When you’ve got a cast of fan-favourite characters as disparate and as expansive as what Marvel/Disney and the Russo brothers had for Captain America: Civil War, you do the only thing possible: have them face off against each other in a mind-blowing blowout brawl.
But to have a strong film, these characters need to all be given their own beats, their own moments. And that’s the inherent strength of the third movie in the Marvel Cinematic Universe (MCU) to feature the “Captain America” name – even though it truly is an Avengers film starring the titular hero. Sure, it needs a full 147-minute run time to accomplish this feat, but it does so with aplomb, gravitas, and even a fair bit of comedy. “Sometimes I want to punch you in your perfect teeth” a frustrated Tony Stark tells an immovable Steve Rogers. It’s an instant classic of a line, that sheds so much light on both characters, while also making the audience giggle like a long-time third friend at the table. Later, in the final act, Rogers (with his busted up face) echoes the one line that exemplifies everything about his sense of self. Whether it’s righteousness or pride, implacable beliefs or faith, Rogers wears his heart – and his character – on his sleeve. Never one to give up, “I can do this all day”, he tells Stark in the middle of a winner-take-all fisticuff that he’s certain to lose. Many fans will remember the line from the first film in the trilogy, Captain America: The First Avenger. It encapsulates everything good about Steve Rogers and it’s the reason why he’s the hero of this story. I’m #TeamCap all day, every day.
Of all the surprises and the myriad of characters starring or co-starring in Captain America: Civil War, Chadwick Boseman’s Black Panther steals the show. In the handful of scenes he’s in, which are more than I would have ever thought he’d be in, Civil War is as much about T’Challa as it is Captain America and the other members the Avengers. It’s a shame we’ll have to wait two more years for a Black Panther fronted film.
Younger theatre-goers may get a little anxious in their seats through the first two-thirds of the film as there’s plenty of disagreeable conversation between Rogers, Stark and their compadres, but the last third is an action-packed payoff. For those of us that are a little older, we may wonder at story details and the motivations and capabilities of the film’s singular antagonist, Helmut Zemo, and how he could possibly get so far ahead is his strangely personal plan – if not for the Avengers constantly getting in their own way. Still, Captain America: Civil War, although not as focussed as it’s predecessor, the astoundingly brilliant Captain America: The Winter Soldier, is a great popcorn movie and a worthy edition to the MCU. And probably as good an Avengers movie you’ll ever get to see.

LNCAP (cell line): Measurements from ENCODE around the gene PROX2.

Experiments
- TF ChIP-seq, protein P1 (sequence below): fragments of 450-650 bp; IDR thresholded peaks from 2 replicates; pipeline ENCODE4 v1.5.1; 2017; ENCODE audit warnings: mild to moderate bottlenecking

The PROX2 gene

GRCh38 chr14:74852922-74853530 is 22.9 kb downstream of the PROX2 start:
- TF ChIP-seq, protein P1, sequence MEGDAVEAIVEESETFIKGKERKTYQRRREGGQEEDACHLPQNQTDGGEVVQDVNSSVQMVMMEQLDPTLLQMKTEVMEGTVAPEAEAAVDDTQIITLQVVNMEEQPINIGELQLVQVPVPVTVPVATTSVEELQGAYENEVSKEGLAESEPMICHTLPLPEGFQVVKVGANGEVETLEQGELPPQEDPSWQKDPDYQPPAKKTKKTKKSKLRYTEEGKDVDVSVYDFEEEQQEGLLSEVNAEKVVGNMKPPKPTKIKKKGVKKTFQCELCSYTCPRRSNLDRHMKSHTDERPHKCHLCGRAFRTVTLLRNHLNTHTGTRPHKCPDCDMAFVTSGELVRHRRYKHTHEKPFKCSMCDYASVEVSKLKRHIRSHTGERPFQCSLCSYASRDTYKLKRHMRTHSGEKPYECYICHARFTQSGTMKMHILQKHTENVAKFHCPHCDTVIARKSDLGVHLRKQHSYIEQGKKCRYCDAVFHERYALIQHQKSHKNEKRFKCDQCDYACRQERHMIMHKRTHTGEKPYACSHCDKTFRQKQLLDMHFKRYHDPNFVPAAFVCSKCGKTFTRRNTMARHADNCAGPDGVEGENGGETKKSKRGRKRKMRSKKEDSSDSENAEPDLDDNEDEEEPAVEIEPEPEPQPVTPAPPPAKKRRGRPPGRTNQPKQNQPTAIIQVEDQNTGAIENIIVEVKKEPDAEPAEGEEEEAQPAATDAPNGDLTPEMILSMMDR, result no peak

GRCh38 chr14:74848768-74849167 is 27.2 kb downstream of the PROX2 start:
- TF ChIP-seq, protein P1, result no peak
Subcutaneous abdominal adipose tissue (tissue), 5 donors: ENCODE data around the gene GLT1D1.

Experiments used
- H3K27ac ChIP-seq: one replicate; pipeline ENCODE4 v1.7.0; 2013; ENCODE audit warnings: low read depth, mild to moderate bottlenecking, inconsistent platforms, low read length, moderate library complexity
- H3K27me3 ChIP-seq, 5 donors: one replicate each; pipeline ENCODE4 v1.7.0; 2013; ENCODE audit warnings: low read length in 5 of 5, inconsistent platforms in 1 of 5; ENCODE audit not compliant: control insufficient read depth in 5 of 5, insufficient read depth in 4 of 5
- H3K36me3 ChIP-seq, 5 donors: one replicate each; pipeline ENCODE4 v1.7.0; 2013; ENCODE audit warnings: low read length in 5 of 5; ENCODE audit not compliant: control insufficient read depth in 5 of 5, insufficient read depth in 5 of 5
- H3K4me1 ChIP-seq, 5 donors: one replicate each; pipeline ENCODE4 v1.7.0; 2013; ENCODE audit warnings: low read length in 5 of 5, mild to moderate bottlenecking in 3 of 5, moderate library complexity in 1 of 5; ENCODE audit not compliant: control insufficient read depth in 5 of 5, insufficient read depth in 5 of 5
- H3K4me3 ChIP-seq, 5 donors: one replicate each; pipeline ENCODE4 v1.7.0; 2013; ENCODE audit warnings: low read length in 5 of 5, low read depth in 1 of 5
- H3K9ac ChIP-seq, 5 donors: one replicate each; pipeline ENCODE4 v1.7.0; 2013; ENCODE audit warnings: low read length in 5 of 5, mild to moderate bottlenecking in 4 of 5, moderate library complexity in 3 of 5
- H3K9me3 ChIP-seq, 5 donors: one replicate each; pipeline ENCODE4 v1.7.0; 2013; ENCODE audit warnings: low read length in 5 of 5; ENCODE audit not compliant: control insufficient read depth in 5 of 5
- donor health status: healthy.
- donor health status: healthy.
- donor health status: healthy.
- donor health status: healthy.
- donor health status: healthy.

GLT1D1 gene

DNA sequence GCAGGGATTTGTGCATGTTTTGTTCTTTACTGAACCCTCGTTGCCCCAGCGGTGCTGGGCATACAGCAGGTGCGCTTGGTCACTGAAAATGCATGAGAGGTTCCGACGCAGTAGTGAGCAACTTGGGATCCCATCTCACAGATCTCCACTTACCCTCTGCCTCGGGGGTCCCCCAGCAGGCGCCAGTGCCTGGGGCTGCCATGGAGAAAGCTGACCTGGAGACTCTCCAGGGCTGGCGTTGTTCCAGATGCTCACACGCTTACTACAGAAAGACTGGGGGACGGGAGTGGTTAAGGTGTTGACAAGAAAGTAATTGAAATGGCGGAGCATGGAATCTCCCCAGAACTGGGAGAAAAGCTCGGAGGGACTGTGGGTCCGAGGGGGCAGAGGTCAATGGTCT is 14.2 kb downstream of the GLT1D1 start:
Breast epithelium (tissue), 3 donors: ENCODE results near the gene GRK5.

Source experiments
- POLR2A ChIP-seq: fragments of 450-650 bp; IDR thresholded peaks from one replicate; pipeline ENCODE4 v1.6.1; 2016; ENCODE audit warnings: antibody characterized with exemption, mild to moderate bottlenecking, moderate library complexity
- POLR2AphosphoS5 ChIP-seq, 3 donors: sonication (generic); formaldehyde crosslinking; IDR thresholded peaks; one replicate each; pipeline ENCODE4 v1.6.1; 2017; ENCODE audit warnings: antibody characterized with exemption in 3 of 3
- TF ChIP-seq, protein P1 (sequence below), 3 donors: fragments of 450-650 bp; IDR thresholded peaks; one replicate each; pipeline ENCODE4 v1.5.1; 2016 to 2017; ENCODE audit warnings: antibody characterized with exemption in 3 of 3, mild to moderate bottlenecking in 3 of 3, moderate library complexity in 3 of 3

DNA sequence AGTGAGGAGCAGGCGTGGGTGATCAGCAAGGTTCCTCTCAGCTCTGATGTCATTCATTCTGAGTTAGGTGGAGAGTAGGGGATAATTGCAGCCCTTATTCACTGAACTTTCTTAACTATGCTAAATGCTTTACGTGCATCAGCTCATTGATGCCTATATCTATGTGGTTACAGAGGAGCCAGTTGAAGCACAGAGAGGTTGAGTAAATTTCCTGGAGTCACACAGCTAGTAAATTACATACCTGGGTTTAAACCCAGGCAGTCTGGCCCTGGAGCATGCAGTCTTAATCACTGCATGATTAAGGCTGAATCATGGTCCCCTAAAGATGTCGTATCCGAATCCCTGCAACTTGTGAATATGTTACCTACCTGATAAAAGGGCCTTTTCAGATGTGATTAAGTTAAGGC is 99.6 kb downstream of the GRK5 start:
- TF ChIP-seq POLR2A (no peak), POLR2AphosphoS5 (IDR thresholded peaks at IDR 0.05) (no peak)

Until Avengers: Infinity War Part 1 comes out in a few years time – with the Russo brothers back behind the lens!
What I learned about myself by watching Civil War:
I would be a terrible hero. There seemed to be two options, either the supers sign the accord like nice superheroes, or don’t sign the accord and mark themselves a government enemy. I would pick a third option. I would move somewhere tropical, maybe Tahiti, I hear it’s a magical place. Then the next time some narcissistic god from another dimension decides to take over the world, I’d chill in my hammock, sipping my drink from a pineapple, and laugh as the government tries to fend for themselves. Sounds like a solid plot for a fourth Avengers movie.
I am a bad friend. This movie was heavy with bromances. I like my childhood friends, but if they ended up becoming brainwashed super soldiers that wanted to kill me and my other friends, I’m not sure I would betray everyone else in my life to save them. I was with Iron Man on this one. Weren’t the rest of the Avengers Cap’s friends too? Didn’t they fight beside each other countless times? I would bet during any number of battles other members of the team have saved Cap’s butt, just as much as being pulled out of a river.
I love girl power. I had to be reminded several times that this was a Captain America movie, as I felt like the ladies didn’t get enough attention this time around. I assume I’ll be waiting forever for my fantasy mash-up movie where Black Widow goes back in time to kick butt with Agent Carter.
I like Spider-Man again. I think everyone can agree that the new Spider-Man is awesome. I dig fun, enthusiastic superheroes. Dark and brooding is overrated.
The movie was great. So far the Russo brothers have yet to disappoint.
Posted on May 13, 2016, in Andy Burns, Captain America, Film, Glenn Walker, JP Fallavollita, Marvel, sarah hawkins miduski and tagged Ant-Man, avengers, avengers age of ultron, baron zemo, batman v superman dawn of justice, Black Panther, captain america: civil war, captain america: the first avenger, Captain America: The Winter Soldier, Chadwick Boseman, Chris Evans, Civil War, marvel cinematic universe, robert downey jr., russo brothers, spider-man, The Infinity War. Bookmark the permalink. Leave a comment.